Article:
As chancellor, Johnson will oversee a system that served 1.3 million students in 2015-16. And as colleges across the country grapple with issues raised by student debt, Johnson takes the helm at a significant moment.

The state’s new Excelsior Scholarship will provide free tuition at SUNY and CUNY schools for families earning less than $125,000 per year. Governor Andrew Cuomo has hailed the scholarship as a national milestone in the free college movement. But experts have raised questions about whether the plan’s rules, including strict credit requirements and a requirement to stay in-state after graduation, will limit the number of students who can take advantage of it.

Johnson did not share any of those criticisms when interviewed by the New York Times in an article Monday, calling the scholarship “outrageously ambitious.”

In a statement, Zimpher praised her soon-to-be replacement. “The future of SUNY is indeed bright under the leadership of Dr. Johnson.”

critics of cuomo

CUNY students join chorus of protests against Cuomo’s ‘hypocritical’ college tuition plan

PHOTO: Kevin P. Coughlin/Office of Governor Andrew M. Cuomo
Governor Andrew Cuomo delivers his State of the State address.

Representatives from the University Student Senate of CUNY — the very demographic who should benefit from Governor Andrew Cuomo’s tuition plan — are joining protests against the “hypocritical” plan Tuesday afternoon, according to a press release from the Alliance for Quality Education.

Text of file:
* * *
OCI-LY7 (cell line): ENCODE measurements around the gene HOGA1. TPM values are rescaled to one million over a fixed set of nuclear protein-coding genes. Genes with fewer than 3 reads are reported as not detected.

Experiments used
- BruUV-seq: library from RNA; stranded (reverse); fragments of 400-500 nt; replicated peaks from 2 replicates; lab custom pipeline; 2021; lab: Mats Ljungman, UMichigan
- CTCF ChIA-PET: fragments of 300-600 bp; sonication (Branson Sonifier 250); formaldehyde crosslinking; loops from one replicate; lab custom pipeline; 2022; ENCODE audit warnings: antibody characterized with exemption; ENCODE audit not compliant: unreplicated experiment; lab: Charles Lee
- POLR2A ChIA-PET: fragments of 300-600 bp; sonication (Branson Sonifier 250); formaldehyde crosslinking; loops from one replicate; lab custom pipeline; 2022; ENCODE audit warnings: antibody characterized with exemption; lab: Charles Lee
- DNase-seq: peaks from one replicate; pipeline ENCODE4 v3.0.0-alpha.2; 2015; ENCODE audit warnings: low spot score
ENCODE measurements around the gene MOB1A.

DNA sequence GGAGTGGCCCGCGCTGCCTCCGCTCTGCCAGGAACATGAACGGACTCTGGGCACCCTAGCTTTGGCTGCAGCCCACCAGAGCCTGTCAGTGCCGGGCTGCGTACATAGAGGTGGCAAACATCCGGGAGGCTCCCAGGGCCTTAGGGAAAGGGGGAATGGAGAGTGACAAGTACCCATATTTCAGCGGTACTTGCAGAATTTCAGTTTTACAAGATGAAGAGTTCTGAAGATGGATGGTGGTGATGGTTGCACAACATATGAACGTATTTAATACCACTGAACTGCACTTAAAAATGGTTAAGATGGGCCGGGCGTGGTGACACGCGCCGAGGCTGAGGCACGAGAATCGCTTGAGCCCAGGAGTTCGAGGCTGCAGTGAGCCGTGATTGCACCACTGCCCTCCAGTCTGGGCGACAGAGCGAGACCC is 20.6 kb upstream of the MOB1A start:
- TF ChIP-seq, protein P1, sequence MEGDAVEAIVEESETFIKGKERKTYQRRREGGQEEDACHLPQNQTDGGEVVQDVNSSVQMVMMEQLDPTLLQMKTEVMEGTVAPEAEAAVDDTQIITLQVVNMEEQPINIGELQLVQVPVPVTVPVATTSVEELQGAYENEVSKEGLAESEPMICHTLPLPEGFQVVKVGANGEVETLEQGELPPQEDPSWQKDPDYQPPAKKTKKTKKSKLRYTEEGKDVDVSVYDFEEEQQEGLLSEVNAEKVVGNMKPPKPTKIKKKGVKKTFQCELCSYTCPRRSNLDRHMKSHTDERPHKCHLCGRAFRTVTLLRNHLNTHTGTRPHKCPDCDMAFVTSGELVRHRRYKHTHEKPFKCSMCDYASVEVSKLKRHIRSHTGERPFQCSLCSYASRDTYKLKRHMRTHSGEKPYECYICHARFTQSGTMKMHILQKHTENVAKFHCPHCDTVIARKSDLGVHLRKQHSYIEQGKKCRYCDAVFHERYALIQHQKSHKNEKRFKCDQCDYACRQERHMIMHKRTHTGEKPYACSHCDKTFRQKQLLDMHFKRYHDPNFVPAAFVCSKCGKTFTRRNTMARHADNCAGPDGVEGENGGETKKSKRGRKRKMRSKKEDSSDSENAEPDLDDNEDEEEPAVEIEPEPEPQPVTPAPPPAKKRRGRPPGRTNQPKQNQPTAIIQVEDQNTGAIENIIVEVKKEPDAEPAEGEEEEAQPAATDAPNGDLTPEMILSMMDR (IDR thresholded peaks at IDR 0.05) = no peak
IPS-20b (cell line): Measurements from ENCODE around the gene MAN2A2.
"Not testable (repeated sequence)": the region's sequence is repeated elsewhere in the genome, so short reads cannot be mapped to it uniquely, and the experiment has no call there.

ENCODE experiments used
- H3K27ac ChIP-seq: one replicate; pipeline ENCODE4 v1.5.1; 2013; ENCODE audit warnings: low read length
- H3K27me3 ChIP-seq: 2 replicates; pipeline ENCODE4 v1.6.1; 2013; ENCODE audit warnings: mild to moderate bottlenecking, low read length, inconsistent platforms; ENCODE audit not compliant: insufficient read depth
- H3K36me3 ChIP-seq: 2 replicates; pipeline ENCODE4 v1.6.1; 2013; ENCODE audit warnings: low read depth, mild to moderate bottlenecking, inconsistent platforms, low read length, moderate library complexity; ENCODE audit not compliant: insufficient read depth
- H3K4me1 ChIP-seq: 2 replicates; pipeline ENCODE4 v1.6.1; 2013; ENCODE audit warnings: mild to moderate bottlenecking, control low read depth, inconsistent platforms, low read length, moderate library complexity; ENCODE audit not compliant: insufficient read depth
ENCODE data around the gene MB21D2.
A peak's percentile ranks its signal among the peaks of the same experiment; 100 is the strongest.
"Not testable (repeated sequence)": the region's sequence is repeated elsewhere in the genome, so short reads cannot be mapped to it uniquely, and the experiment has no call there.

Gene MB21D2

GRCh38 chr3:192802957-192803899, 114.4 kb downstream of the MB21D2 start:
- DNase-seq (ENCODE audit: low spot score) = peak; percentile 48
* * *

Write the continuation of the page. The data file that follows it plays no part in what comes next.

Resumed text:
The protest by AQE, an organization that has long criticized the governor, is the latest in a round of backlash against Cuomo’s free college tuition plan. The New York Times has been highly critical of the plan on its opinion pages. Experts have questioned whether the plan will leave students with surprise loans instead of reducing student debt. One lawmaker has already promised to introduce legislation that would rid the law of one of its most controversial requirements.

Cuomo unveiled the proposal to provide free college tuition in January while standing next to Senator Bernie Sanders, who championed the idea of free college during his run for president. When the dust settled on the budget process earlier this month, the state created the Excelsior Scholarship, which is supposed to provide free college tuition at SUNY and CUNY schools for students from families making less than $125,000 per year.

But it wasn’t long before the details of the plan led to questions — and criticism. As Chalkbeat has reported, the plan will do little to help the lowest-income students, who already receive enough state and federal financial aid to cover the cost of tuition, but often need help paying for things like rent and books.

The plan requires students to take 30 credits per year and graduate on time, even though the majority of SUNY and CUNY students don’t graduate on time. It does not cover part-time students, which make up about a third of the SUNY and CUNY population.

The final straw for many was a requirement that students live and work in-state after graduation for the same number of years as they received the “Excelsior” scholarship. If they do not, the scholarship will turn into student loans, as Chalkbeat pointed out last Monday.

Cuomo has defended himself against these arguments.

“My point is very simple: These are public colleges and they should be open to the public,” Cuomo said. “Ideally they should be free. We can’t get there, but this is a first step.”